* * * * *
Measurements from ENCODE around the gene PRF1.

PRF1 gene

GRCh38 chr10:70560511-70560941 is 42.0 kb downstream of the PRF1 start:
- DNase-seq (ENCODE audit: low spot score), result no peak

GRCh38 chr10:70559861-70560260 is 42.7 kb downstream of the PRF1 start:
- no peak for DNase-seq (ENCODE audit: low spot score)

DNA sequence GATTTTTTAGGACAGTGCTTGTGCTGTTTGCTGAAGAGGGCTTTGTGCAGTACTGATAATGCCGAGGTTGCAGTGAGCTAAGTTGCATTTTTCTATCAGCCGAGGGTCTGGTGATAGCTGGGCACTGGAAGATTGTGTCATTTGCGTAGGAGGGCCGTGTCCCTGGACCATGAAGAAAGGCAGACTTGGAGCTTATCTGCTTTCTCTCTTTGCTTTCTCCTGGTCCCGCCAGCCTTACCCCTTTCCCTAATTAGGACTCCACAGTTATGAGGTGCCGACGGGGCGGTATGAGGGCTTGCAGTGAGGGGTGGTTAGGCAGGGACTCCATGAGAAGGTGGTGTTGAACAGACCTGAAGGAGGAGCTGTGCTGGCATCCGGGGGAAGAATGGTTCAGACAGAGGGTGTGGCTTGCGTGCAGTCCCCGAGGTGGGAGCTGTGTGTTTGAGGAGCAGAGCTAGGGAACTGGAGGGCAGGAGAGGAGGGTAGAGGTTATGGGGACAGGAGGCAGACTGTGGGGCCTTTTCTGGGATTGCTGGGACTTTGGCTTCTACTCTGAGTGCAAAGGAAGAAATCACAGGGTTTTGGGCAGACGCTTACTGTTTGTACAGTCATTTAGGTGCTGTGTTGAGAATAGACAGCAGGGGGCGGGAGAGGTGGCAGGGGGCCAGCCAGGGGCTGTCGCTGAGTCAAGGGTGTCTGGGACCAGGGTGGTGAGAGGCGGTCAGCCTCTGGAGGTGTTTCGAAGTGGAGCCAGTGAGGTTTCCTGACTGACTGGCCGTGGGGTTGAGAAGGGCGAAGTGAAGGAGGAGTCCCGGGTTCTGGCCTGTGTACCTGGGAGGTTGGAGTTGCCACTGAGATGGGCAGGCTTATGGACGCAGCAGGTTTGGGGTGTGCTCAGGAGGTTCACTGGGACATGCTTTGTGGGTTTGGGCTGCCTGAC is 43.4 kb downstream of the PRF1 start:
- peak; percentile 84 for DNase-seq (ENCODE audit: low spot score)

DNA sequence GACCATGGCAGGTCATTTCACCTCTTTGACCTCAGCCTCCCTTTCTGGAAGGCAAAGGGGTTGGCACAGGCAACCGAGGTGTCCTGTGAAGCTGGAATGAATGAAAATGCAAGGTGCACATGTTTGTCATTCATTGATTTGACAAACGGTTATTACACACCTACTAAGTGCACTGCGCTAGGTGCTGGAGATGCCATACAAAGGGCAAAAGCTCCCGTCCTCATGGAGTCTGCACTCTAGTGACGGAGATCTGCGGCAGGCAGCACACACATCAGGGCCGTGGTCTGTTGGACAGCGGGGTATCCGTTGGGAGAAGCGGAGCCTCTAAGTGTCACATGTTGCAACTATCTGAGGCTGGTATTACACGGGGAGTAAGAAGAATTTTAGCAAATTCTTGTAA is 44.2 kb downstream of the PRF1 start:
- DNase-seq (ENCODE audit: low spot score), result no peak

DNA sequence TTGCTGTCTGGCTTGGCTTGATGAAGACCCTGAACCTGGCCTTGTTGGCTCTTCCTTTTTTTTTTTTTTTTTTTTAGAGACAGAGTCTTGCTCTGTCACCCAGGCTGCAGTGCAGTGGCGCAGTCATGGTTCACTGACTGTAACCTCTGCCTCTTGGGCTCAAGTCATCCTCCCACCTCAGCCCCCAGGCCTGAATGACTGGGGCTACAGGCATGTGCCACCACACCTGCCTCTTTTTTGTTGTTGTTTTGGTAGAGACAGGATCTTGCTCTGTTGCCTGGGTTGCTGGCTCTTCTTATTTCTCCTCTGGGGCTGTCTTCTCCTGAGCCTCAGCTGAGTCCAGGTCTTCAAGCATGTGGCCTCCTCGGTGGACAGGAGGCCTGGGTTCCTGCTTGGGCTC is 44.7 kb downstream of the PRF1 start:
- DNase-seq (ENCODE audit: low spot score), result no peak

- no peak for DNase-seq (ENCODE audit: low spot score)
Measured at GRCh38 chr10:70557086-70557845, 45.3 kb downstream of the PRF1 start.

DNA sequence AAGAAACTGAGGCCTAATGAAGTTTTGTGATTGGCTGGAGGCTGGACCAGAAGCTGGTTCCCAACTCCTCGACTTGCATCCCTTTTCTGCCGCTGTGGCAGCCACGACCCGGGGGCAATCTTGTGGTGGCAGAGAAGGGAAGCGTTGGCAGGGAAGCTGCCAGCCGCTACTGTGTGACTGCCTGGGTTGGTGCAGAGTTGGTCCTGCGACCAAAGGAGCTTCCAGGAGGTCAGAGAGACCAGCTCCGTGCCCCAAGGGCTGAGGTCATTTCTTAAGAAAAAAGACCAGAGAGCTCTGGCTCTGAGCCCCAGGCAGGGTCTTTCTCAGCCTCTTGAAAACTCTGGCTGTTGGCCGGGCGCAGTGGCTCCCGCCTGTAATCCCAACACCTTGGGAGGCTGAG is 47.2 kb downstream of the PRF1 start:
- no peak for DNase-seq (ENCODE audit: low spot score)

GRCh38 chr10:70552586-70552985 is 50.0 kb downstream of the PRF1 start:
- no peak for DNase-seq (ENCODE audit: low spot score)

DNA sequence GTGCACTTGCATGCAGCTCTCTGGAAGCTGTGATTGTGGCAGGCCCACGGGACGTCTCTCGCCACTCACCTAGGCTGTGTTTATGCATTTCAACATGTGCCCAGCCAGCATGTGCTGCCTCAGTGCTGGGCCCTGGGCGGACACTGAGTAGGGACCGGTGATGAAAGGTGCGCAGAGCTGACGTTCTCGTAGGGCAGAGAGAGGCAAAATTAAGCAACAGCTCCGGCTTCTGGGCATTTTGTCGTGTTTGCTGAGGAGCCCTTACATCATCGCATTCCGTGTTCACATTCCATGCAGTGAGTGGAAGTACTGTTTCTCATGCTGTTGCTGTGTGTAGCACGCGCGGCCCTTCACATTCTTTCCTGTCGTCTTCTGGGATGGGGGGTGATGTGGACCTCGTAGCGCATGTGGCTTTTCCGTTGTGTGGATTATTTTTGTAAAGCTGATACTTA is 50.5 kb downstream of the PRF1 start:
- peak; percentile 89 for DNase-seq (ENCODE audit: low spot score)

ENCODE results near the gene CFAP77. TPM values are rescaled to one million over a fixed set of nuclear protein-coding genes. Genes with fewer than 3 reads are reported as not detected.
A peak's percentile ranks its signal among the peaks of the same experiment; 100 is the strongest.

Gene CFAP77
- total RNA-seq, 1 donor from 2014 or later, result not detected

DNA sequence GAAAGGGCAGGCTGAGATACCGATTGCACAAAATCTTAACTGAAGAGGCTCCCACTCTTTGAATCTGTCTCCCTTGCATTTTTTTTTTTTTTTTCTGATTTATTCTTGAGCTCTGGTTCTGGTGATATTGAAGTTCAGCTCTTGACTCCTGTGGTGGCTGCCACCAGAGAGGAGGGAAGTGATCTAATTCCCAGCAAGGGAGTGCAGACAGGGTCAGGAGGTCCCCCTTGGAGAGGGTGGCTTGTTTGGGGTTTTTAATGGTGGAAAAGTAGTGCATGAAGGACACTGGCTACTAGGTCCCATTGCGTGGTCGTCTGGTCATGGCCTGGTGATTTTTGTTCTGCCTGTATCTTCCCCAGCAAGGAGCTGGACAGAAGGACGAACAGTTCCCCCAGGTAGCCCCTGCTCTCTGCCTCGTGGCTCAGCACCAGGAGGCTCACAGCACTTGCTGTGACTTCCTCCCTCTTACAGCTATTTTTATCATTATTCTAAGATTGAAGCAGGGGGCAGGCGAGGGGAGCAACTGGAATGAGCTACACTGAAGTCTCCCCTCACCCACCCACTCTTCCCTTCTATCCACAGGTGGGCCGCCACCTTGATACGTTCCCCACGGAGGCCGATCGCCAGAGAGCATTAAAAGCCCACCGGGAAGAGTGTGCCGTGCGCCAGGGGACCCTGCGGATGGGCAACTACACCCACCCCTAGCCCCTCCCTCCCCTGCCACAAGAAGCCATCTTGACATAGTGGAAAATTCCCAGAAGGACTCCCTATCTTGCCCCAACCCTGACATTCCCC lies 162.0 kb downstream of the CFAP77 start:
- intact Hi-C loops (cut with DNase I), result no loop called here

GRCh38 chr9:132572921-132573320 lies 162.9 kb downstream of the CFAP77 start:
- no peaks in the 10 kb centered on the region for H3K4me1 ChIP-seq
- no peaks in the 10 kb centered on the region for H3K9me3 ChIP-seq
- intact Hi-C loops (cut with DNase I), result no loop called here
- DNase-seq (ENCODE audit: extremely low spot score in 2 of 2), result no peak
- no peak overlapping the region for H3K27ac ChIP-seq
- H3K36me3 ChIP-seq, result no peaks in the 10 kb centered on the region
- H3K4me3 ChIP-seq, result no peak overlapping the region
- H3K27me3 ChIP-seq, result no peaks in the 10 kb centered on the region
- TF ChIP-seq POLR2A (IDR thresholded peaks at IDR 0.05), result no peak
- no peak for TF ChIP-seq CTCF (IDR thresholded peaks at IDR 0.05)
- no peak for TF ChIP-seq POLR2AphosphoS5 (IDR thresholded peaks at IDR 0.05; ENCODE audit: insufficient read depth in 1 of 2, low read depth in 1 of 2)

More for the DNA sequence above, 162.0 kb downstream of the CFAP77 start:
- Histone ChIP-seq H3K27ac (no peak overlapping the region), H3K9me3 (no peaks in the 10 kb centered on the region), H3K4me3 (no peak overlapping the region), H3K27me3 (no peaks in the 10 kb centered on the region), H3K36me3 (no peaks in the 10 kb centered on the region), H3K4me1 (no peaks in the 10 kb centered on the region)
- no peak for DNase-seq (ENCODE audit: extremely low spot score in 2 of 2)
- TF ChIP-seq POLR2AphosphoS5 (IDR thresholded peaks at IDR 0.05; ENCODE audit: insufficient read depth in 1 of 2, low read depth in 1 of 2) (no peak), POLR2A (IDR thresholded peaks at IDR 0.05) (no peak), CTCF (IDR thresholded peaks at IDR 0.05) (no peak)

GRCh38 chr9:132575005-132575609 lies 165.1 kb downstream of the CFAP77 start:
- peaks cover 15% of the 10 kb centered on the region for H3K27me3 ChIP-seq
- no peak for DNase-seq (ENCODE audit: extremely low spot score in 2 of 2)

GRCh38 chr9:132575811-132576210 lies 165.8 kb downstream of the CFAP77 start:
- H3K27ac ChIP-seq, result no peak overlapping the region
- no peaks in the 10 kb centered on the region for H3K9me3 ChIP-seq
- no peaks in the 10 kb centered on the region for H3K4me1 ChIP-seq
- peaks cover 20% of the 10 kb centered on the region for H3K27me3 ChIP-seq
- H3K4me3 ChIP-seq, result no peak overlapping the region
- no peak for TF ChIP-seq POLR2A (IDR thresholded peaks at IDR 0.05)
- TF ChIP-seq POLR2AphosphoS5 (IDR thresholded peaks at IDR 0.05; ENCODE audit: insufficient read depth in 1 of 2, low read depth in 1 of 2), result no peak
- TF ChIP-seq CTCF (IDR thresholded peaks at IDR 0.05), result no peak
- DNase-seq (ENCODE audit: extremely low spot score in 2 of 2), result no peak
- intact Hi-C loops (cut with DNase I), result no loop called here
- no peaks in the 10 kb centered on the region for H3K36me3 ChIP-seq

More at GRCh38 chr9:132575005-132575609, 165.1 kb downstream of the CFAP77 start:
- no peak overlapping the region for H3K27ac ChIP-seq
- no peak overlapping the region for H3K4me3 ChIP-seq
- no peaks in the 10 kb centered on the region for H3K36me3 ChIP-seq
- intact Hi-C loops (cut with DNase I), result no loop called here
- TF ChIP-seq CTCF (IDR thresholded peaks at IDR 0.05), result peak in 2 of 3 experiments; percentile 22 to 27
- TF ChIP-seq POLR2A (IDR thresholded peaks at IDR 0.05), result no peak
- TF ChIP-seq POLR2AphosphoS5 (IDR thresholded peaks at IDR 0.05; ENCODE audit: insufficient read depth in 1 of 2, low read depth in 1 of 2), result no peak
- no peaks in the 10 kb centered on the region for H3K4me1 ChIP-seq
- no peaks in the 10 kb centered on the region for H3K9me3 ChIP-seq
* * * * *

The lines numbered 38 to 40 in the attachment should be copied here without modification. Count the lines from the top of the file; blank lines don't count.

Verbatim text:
- no peak for TF ChIP-seq POLR2AphosphoS5 (IDR thresholded peaks at IDR 0.05; ENCODE audit: insufficient read depth in 1 of 2, low read depth in 1 of 2)

More for the DNA sequence above, 162.0 kb downstream of the CFAP77 start:
- Histone ChIP-seq H3K27ac (no peak overlapping the region), H3K9me3 (no peaks in the 10 kb centered on the region), H3K4me3 (no peak overlapping the region), H3K27me3 (no peaks in the 10 kb centered on the region), H3K36me3 (no peaks in the 10 kb centered on the region), H3K4me1 (no peaks in the 10 kb centered on the region)